-A veteran who is participating in a VA approved research project

If you don’t fit into one of those categories, the VA will ask you to provide your household income and net worth from the previous year. If your income is below certain thresholds, you will not have to make a co-payment. In addition, you must not have more than $80,000 in property. Those whose income exceeds the threshold or who refuse to submit to the means test may have to make a co-payment.

Unlike the Medicaid program, there is no penalty for transferring assets before applying for veterans benefits, including long-term care. Remember, however, that if you do transfer assets it may affect your eligibility for Medicaid.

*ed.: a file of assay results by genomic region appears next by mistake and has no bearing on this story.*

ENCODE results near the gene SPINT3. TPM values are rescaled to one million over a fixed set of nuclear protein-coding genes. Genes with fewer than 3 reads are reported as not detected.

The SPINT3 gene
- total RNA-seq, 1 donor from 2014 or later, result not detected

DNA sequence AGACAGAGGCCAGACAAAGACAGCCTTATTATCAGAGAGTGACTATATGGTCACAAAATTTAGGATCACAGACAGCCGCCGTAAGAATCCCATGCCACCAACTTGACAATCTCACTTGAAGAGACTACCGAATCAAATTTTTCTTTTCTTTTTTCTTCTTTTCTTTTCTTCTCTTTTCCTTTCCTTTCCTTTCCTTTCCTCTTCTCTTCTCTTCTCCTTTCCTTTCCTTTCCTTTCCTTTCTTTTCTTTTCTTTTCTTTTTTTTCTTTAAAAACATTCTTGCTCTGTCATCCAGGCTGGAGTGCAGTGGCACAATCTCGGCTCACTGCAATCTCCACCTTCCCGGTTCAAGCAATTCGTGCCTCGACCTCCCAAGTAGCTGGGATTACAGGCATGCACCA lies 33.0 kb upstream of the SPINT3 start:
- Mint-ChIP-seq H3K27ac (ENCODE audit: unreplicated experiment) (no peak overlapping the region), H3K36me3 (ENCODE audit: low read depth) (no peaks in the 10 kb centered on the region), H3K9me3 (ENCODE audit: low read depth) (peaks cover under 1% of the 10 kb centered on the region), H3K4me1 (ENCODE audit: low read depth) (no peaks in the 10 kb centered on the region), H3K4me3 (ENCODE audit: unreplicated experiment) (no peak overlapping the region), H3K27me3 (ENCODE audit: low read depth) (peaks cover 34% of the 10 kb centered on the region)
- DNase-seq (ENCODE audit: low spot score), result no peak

Even if your income is above the threshold, you do not have to make co-payments for the following services:

-Special registry examinations offered by the VA to evaluate possible health risks associated with military service
-Counseling and care for sexual trauma
-Compensation and pension examination requested by the Veterans Benefit Administration
-Care that is part of a VA-approved research project
-Out-patient dental care
-Readjustment counseling and related mental health services for Post Traumatic Stress Disorder
-Emergency Treatment at other than VA facilities
-Care for cancer of the head or neck caused fro nose or throat radium treatments given while in the military
-Publicly announced VA public health initiatives, i.e. health fairs
-Care related to service for veterans who served in combat or against a hostile force during a period of hostilities after November 11, 1998